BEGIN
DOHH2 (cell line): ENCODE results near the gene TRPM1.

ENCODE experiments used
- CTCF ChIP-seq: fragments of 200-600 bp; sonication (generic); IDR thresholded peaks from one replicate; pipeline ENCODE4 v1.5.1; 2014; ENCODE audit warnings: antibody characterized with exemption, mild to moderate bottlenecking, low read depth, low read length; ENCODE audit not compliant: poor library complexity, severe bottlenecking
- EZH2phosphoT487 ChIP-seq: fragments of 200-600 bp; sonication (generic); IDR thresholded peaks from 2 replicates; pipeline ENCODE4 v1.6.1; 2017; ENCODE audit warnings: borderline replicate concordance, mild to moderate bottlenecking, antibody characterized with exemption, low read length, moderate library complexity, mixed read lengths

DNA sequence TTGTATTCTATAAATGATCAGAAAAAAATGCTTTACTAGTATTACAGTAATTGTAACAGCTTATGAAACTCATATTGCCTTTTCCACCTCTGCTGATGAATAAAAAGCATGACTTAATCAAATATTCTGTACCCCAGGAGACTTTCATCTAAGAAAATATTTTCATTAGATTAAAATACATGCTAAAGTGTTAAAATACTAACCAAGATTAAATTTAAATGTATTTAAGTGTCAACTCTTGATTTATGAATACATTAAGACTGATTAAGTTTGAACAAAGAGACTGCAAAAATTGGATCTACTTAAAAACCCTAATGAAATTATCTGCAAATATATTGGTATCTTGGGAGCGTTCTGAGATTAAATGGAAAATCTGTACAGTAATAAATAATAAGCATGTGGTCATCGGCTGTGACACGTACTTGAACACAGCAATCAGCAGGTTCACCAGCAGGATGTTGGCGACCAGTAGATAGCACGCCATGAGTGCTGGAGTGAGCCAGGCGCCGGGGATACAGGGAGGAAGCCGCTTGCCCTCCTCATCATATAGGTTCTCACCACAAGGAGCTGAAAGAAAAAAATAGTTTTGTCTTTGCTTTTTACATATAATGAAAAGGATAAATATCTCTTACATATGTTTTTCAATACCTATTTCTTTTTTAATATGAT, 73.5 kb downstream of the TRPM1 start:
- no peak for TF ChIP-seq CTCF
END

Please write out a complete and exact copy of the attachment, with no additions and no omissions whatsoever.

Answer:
DOHH2 (cell line): ENCODE results near the gene TRPM1.

ENCODE experiments used
- CTCF ChIP-seq: fragments of 200-600 bp; sonication (generic); IDR thresholded peaks from one replicate; pipeline ENCODE4 v1.5.1; 2014; ENCODE audit warnings: antibody characterized with exemption, mild to moderate bottlenecking, low read depth, low read length; ENCODE audit not compliant: poor library complexity, severe bottlenecking
- EZH2phosphoT487 ChIP-seq: fragments of 200-600 bp; sonication (generic); IDR thresholded peaks from 2 replicates; pipeline ENCODE4 v1.6.1; 2017; ENCODE audit warnings: borderline replicate concordance, mild to moderate bottlenecking, antibody characterized with exemption, low read length, moderate library complexity, mixed read lengths

DNA sequence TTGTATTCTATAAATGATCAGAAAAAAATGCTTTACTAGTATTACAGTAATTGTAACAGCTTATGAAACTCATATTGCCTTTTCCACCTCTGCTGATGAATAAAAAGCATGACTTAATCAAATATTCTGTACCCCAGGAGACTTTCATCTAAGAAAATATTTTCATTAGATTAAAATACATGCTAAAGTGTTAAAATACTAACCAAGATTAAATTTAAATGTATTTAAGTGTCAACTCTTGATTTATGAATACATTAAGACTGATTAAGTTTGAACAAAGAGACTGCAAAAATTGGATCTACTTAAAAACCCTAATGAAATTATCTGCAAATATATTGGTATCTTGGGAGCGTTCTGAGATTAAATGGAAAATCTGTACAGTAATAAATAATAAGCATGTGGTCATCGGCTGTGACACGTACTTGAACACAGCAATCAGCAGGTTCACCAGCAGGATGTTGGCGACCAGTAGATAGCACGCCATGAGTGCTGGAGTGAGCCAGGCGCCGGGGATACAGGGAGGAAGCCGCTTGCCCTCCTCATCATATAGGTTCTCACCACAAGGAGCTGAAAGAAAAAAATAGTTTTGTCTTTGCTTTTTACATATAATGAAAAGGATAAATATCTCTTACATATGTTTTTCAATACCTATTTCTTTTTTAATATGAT, 73.5 kb downstream of the TRPM1 start:
- no peak for TF ChIP-seq CTCF